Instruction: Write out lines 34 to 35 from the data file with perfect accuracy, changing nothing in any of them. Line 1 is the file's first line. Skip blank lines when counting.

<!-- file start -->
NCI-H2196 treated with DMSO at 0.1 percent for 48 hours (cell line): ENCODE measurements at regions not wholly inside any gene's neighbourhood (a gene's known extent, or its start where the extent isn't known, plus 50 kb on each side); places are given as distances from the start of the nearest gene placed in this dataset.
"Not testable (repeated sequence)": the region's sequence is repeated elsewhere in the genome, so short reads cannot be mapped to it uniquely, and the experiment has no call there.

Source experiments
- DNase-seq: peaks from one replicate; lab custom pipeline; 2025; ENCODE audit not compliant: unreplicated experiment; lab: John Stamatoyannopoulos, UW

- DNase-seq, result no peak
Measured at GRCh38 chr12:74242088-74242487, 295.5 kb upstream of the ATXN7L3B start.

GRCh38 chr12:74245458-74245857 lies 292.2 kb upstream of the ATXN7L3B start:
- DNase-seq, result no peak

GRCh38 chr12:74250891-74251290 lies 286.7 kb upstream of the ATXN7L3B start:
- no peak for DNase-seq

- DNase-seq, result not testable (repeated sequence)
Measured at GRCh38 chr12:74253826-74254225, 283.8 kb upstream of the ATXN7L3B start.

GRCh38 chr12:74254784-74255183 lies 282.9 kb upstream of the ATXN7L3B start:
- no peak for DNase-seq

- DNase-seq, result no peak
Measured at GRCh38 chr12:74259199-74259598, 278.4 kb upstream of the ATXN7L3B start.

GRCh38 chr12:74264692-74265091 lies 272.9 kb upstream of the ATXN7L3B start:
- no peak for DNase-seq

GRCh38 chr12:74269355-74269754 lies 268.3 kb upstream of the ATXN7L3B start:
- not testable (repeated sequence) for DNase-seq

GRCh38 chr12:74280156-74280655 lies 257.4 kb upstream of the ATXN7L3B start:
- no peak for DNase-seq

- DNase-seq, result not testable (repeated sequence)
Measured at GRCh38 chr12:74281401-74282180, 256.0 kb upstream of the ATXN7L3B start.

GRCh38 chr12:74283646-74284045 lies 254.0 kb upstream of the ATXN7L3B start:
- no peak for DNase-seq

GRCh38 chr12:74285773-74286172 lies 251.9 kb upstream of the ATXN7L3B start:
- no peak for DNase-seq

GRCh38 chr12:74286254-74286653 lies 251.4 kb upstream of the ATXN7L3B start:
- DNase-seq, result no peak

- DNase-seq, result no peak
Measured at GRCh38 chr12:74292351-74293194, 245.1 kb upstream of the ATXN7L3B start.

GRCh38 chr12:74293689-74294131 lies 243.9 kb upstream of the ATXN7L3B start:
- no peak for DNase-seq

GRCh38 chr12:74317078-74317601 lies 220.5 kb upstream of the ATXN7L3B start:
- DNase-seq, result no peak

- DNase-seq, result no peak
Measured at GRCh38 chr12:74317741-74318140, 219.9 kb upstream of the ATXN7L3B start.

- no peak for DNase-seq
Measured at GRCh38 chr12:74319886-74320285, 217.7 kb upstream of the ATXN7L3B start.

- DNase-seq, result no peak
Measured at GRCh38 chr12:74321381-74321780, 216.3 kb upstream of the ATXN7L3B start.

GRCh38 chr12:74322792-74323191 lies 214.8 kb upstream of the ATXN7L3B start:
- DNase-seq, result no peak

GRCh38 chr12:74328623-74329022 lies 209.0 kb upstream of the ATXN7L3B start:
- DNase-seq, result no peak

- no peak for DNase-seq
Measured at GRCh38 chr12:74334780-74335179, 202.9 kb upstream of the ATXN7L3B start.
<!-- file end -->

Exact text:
- no peak for DNase-seq

GRCh38 chr12:74317078-74317601 lies 220.5 kb upstream of the ATXN7L3B start: